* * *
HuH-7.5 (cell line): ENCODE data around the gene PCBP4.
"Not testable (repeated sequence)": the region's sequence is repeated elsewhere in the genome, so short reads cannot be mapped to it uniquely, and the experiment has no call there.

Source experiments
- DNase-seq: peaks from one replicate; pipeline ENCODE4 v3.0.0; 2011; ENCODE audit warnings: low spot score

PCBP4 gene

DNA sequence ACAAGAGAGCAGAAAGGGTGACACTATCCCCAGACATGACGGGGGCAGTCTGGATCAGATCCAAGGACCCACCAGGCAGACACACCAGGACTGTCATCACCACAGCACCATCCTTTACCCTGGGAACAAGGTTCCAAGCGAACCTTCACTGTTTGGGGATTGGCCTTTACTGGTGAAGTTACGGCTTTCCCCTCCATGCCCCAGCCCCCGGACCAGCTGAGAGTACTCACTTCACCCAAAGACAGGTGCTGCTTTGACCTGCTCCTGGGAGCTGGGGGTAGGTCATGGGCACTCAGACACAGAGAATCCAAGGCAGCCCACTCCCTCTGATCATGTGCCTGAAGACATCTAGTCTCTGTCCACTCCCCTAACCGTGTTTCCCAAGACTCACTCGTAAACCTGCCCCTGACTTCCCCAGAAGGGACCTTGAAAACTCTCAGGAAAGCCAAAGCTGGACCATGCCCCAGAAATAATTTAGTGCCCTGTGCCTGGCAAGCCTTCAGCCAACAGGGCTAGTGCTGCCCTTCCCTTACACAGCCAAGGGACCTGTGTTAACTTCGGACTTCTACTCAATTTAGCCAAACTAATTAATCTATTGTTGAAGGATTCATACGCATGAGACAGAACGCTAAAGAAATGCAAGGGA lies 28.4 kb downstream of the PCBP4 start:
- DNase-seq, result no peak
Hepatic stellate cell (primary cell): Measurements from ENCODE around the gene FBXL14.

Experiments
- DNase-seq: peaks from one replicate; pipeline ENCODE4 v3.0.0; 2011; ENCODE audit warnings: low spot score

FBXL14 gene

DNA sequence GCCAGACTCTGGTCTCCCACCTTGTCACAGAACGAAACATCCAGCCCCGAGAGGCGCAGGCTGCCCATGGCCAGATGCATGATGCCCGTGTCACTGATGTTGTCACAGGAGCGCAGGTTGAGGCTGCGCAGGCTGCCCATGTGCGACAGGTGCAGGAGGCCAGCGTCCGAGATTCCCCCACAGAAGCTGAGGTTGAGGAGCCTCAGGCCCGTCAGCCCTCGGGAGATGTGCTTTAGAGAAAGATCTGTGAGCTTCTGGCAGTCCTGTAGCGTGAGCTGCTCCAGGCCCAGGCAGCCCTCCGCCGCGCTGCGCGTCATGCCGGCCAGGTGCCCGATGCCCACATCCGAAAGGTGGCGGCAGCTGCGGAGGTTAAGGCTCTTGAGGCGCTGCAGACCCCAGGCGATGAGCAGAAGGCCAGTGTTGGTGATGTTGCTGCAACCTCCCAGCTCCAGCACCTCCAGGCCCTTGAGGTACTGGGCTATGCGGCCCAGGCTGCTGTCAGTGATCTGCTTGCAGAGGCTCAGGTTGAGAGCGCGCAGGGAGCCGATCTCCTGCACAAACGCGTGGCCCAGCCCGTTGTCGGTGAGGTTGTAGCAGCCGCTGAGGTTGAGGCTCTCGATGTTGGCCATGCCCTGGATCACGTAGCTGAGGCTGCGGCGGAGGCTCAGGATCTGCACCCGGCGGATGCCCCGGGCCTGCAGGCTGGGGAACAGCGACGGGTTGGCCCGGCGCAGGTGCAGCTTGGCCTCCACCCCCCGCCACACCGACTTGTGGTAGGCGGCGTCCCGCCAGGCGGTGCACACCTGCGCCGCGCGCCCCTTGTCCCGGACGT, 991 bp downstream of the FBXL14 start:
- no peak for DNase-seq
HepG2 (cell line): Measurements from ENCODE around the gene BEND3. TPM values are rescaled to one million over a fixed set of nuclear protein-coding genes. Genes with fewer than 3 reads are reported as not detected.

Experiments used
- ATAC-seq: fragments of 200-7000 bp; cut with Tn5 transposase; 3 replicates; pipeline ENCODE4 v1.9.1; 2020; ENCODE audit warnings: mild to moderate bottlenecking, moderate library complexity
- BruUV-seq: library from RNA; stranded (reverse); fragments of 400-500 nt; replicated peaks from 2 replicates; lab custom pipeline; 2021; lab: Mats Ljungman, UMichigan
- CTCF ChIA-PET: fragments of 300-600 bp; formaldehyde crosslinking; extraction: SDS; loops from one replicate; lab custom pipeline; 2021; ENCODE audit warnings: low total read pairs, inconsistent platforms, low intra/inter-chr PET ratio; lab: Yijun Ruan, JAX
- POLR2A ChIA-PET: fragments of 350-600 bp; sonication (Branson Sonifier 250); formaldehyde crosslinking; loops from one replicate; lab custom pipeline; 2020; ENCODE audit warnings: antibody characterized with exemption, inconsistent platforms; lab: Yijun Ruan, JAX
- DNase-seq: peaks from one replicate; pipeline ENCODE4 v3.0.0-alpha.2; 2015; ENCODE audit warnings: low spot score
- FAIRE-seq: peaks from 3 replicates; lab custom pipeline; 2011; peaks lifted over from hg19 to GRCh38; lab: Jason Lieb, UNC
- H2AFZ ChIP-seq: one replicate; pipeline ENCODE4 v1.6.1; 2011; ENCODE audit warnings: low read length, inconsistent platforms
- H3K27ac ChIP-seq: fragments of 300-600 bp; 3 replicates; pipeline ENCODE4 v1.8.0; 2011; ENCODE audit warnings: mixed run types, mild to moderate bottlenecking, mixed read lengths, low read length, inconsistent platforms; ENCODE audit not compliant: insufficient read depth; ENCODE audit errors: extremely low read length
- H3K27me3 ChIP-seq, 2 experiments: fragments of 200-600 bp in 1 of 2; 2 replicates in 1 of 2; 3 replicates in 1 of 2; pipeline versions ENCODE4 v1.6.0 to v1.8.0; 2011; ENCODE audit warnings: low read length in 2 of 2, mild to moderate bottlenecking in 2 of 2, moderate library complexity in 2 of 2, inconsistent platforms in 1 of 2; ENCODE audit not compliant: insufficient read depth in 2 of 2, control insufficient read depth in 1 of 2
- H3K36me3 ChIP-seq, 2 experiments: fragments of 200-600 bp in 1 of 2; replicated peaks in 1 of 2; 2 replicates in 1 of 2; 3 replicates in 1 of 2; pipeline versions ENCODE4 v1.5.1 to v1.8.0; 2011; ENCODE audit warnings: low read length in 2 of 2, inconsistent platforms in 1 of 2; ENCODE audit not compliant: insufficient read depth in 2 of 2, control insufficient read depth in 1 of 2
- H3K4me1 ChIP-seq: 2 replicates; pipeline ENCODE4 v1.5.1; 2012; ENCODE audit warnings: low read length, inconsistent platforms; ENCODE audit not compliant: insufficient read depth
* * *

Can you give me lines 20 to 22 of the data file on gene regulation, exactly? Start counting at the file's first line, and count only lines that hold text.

- DNase-seq: peaks from one replicate; pipeline ENCODE4 v3.0.0-alpha.2; 2015; ENCODE audit warnings: low spot score
- FAIRE-seq: peaks from 3 replicates; lab custom pipeline; 2011; peaks lifted over from hg19 to GRCh38; lab: Jason Lieb, UNC
- H2AFZ ChIP-seq: one replicate; pipeline ENCODE4 v1.6.1; 2011; ENCODE audit warnings: low read length, inconsistent platforms